7 Hepatitis Nursing Care Plans


Hepatitis is a widespread inflammation of the liver that results in degeneration and necrosis of liver cells. Inflammation of the liver can be due to bacterial invasion, injury by physical or toxic chemical agents (e.g., drugs, alcohol, industrial chemicals), viral infections (hepatitis A, B, C, D, E, G), or autoimmune response. Although most hepatitis is self-limiting, approximately 20% of acute hepatitis B and 50% of hepatitis C cases progress to a chronic state or cirrhosis and can be fatal.

Nursing Care Plans

Nursing care planning and management for patients with hepatitis includes: reducing the demands of the liver while promoting physical well-being, preventing complications of hepatitis, enhance self-concept, acceptance of situation, and providing information about the disease process, prognosis, and treatment.

This post includes seven (7) nursing care plans and nursing diagnosis for patients with hepatitis:

  1. Imbalanced Nutrition: Less Than Body Requirements
  2. Risk for Deficient Fluid Volume
  3. Fatigue
  4. Risk for Impaired Skin Integrity
  5. Deficient Knowledge
  6. Situational Low Self-Esteem
  7. Risk for Infection
  8. Other Possible Nursing Care Plans

Imbalanced Nutrition: Less Than Body Requirements

Nursing Diagnosis

  • Imbalanced Nutrition: Less Than Body Requirements

May be related to

  • Insufficient intake to meet metabolic demands: anorexia, nausea/vomiting
  • Altered absorption and metabolism of ingested foods: reduced peristalsis (visceral reflexes), bile stasis
  • Increased calorie needs/hypermetabolic state

Possibly evidenced by

  • Aversion to eating/lack of interest in food; altered taste sensation
  • Abdominal pain/cramping
  • Loss of weight; poor muscle tone

Desired Outcomes

  • Initiate behaviors, lifestyle changes to regain/maintain appropriate weight.
  • Demonstrate progressive weight gain toward goal with normalization of laboratory values and no signs of malnutrition.
Nursing InterventionsRationale
Monitor dietary intake and caloric count. Suggest several small feedings and offer “largest” meal at breakfast.Large meals are difficult to manage when patient is anorexic. Anorexia may also worsen during the day, making intake of food difficult later in the day.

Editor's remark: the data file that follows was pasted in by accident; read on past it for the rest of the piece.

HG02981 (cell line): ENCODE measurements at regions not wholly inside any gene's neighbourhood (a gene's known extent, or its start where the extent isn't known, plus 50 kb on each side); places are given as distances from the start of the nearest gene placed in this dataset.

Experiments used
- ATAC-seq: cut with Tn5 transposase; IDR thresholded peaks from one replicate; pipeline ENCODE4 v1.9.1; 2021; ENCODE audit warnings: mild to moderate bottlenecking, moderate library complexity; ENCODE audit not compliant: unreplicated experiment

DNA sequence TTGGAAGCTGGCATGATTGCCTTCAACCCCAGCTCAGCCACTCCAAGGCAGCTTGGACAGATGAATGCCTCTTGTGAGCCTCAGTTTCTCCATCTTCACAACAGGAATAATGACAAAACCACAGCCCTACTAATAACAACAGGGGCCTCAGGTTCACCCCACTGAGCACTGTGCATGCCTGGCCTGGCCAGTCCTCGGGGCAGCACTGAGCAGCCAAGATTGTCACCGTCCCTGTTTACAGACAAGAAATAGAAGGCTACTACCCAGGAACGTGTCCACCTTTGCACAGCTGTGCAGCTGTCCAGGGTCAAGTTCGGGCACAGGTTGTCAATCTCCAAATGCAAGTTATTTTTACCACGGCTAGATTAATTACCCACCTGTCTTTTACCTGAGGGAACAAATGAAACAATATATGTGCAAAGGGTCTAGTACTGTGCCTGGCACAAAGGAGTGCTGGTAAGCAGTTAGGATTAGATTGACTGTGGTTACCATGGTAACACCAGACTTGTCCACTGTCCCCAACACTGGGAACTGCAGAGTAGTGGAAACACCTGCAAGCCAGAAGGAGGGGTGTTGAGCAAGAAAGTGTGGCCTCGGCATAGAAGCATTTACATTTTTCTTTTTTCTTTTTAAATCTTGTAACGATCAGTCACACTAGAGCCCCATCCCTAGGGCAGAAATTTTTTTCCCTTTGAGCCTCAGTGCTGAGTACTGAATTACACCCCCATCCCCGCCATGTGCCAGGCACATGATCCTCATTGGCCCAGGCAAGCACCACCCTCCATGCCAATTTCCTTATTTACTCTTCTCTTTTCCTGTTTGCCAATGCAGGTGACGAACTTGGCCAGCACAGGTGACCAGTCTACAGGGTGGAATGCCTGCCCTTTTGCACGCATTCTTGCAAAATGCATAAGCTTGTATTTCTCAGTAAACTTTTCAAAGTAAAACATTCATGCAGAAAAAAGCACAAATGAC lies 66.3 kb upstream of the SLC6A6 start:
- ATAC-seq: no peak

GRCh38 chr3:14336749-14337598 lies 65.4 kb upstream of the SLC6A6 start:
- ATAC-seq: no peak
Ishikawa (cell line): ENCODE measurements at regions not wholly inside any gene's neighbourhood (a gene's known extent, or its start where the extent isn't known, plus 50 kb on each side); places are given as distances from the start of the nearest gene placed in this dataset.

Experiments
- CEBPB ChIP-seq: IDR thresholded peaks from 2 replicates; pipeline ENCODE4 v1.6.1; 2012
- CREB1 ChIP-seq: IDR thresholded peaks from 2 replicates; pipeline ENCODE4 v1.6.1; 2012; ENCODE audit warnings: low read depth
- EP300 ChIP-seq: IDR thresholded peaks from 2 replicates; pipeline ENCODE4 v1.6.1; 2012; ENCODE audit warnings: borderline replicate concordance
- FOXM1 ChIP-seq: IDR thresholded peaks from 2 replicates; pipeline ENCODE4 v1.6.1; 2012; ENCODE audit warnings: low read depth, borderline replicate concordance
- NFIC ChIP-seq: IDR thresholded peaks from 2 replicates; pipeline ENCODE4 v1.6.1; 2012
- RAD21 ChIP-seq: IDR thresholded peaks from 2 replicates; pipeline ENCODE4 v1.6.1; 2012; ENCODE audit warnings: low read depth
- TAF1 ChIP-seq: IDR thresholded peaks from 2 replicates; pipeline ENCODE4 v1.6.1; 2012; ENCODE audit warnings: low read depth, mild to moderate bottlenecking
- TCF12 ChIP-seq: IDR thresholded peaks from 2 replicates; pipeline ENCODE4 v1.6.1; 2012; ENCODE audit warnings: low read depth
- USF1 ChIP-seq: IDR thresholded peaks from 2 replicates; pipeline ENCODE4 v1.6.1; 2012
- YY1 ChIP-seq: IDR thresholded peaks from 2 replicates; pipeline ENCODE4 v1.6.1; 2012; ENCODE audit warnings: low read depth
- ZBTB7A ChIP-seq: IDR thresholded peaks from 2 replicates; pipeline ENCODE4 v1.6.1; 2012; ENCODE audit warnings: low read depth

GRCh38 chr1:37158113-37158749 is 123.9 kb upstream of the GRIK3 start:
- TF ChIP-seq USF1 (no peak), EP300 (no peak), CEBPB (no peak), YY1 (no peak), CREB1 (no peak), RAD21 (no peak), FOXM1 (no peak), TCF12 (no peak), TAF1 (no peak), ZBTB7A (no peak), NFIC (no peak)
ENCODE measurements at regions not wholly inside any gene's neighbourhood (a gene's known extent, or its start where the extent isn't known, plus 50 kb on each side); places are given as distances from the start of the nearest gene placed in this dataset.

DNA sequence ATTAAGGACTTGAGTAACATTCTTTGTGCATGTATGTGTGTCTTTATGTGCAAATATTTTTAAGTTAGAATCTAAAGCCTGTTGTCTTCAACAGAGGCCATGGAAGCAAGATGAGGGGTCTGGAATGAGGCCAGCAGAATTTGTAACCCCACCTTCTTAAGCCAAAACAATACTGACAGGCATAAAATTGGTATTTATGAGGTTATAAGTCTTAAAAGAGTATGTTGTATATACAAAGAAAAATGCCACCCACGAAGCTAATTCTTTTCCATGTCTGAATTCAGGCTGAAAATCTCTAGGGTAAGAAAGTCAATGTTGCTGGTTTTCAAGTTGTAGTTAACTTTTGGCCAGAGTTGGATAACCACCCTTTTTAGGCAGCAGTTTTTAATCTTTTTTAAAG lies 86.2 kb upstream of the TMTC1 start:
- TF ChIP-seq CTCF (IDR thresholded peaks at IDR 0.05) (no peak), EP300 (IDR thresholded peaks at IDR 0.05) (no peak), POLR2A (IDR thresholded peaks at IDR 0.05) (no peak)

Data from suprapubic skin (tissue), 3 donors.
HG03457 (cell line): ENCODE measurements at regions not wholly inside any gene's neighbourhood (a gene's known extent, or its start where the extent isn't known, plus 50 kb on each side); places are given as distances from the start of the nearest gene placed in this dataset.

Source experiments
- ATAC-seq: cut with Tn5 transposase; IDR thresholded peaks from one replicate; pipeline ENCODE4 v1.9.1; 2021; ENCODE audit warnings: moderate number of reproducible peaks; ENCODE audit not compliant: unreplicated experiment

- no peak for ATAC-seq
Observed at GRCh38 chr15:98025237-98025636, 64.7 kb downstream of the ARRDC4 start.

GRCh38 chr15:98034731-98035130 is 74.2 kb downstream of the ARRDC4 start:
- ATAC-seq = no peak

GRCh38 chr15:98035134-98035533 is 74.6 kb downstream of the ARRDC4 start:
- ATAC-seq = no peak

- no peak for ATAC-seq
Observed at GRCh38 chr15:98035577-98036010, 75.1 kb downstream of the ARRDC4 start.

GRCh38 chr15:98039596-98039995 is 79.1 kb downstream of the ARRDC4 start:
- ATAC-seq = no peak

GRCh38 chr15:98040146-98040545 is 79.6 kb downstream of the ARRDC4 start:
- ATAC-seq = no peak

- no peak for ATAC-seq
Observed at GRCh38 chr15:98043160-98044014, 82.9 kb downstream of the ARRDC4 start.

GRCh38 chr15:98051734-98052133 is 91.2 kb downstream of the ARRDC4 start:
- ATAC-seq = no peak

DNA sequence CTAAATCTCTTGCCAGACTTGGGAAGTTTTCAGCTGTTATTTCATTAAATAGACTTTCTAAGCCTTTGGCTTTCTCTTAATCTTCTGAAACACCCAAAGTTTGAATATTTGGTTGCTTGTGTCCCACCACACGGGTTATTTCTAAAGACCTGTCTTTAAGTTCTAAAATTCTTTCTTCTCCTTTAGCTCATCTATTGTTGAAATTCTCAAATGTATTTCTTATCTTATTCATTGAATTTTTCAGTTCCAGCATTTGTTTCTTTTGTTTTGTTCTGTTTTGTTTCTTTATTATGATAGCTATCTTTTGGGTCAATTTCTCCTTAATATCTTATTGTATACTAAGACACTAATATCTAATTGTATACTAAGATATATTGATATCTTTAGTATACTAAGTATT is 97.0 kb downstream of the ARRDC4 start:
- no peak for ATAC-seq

Encourage mouth care before meals.Enhances appetite by eliminating unpleasant taste.
Recommend eating in upright position.Reduces sensation of abdominal fullness and may enhance intake.
Encourage intake of fruit juices, carbonated beverages, and hard candy throughout the day.These supply extra calories and may be more easily digested or tolerated than other foods.
Consult with dietitian, nutritional support team to provide diet according to patient’s needs, with fat and protein intake as tolerated.Useful in formulating dietary program to meet individual needs. Fat metabolism varies according to bile production and excretion and may necessitate restriction of fat intake if diarrhea develops. If tolerated, a normal or increased protein intake helps with liver regeneration. Protein restriction may be indicated in severe disease (fulminant hepatitis) because the accumulation of the end products of protein metabolism can potentiate hepatic encephalopathy.
Monitor serum glucose as indicated.Hyperglycemia or hypoglycemia may develop, necessitating dietary changes and insulin administration. Fingerstick monitoring may be done by patient on a regular schedule to determine therapy needs.
Administer medications as indicated:
  • Antiemetics: metoclopramide (Reglan), trimethobenzamide (Tigan)
Given 1/2 hr before meals, may reduce nausea and increase food tolerance. Prochlorperazine (Compazine) is contraindicated in hepatic disease.
  • Antacids: Mylanta, Titralac
Counteracts gastric acidity, reducing gastric irritation and risk of bleeding.
  • Vitamins: B complex, C, other dietary supplements as indicated
Corrects deficiencies and aids in the healing process.
  • Steroid therapy: prednisone (Deltasone), alone or in combination with azathioprine (Imuran)